SXSW Panel: Covering POTUS: A Conversation With the Failing NYT

Editor Dean Baquet defends NYT's “honorable pursuit of the truth”

A couple thousand SXSW’ers defied the Daylight Saving daze this morning to hear New York Times Executive Editor Dean Baquet defend his paper’s coverage of Donald Trump and define responsible journalism as “the honorable pursuit of the truth.”

New York Times Executive Editor Dean Baquet (l) with media columnist Jim Rutenberg (Photo by Jana Birchum)

Sitting for an informal interview in a packed Convention Center ballroom with his media columnist, Jim Rutenberg, Baquet acknowledged that the current political circumstances have had an unnerving but clarifying effect on contemporary journalism and its “mission,” which Baquet summarized as “aggressive coverage of the government without fear or favor.”

Rutenberg began the conversation directly by referring to Trump’s most inflammatory attack on the media, repeatedly describing them as “enemies of the people.” Baquet rejected the charge, while noting the natural relationship between the media and the White House is one of “tension.” He went on to say that the particular phrase has a “dark history” and that Trump has no excuse for that kind of attack.

Baquet added that reporters need to resist being baited by Trump and his supporters into reflexively hostile coverage. “Our role is to ask tough questions of the president,” he said, and to “cover the hell out of Trump.” But the trap, he suggested, is to drift into opposition. “My job is to make sure The New York Times holds on to its core … and to cover the hell out of Trump, but not be his opponent.”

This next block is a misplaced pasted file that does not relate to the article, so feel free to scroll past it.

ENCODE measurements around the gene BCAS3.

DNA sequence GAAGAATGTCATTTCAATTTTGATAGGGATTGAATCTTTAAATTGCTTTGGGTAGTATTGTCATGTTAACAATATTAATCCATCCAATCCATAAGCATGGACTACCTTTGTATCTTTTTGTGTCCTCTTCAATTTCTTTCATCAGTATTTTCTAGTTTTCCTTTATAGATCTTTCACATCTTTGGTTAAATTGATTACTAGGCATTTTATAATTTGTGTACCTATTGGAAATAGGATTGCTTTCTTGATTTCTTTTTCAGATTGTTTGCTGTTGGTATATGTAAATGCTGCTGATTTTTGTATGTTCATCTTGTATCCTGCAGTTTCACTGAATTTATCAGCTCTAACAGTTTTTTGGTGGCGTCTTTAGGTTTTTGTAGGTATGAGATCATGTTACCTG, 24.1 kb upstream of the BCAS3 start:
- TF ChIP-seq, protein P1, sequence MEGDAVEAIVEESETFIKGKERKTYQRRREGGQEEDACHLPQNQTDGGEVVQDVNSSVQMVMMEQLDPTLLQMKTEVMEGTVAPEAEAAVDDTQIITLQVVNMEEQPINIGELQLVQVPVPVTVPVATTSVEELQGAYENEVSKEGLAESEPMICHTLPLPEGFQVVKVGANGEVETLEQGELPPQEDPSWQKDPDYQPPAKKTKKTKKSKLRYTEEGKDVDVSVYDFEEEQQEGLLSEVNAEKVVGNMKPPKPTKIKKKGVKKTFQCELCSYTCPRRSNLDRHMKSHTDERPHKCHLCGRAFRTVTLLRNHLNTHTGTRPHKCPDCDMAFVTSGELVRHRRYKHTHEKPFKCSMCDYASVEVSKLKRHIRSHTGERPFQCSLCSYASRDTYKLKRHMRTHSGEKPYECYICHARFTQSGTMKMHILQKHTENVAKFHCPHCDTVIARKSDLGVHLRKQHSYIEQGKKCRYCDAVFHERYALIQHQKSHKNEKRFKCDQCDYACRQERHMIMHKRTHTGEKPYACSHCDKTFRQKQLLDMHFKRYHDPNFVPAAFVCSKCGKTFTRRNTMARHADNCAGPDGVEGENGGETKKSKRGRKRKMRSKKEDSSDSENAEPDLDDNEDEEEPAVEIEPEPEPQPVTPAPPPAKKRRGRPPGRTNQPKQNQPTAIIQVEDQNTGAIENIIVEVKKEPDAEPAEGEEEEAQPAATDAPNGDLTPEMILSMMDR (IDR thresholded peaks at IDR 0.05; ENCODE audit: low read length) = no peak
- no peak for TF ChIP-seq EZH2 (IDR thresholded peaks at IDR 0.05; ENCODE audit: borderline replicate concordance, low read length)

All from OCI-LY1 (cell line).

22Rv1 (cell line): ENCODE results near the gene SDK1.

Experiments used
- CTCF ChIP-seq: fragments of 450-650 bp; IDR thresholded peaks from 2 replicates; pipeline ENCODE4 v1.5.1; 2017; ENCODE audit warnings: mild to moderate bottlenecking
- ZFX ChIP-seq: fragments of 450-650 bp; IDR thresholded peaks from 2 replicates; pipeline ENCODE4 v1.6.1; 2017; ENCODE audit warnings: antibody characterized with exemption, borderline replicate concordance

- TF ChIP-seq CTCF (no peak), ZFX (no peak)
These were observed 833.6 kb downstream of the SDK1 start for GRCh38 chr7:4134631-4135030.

Rutenberg asked Baquet if he thought there was any specific reason for Trump’s animosity to the Times, and Baquet half-joked, “Because we’re better than everybody else.” Adding a bit of apologetic, amateur psychology, Baquet suggested that the young Trump, raised in Queens, had always wanted to “conquer the elite of New York,” which the Times inevitably represents. “He wants the Times’ favor, and he’s angry when he doesn’t get it.”

The conversation moved outward from Trump to the overall state of contemporary journalism. Baquet noted that the explosion of DIY journalism is a very good result of online publishing, but he took pains to distinguish between those doing their best to determine the “honest truth” and websites devoted to “twisting the truth to match their view of the world.”

Baquet said he sees the next two years as a “historic moment” because of the combination of the “political revolution” in Washington and the dramatic challenges to the institutions of journalism. He acknowledged media mistakes in covering the 2016 election – “We underestimated the amount of anger and desire for change in the country” – but that the Times reporters would continue “striving for truth and doing our goddamn best.”

Asked by an audience member if he thought Trump would finish his term, Baquet responded, “I have no idea – we have to cover him as though he will.” And in the contemporary, high-speed reporting context, has being first overtaken the need to be accurate? “High speed does mean more mistakes,” he said. “But being right is much, much more important than being first.”

Covering POTUS: A Conversation With the Failing NYT

Sunday, March 12, Austin Convention Center

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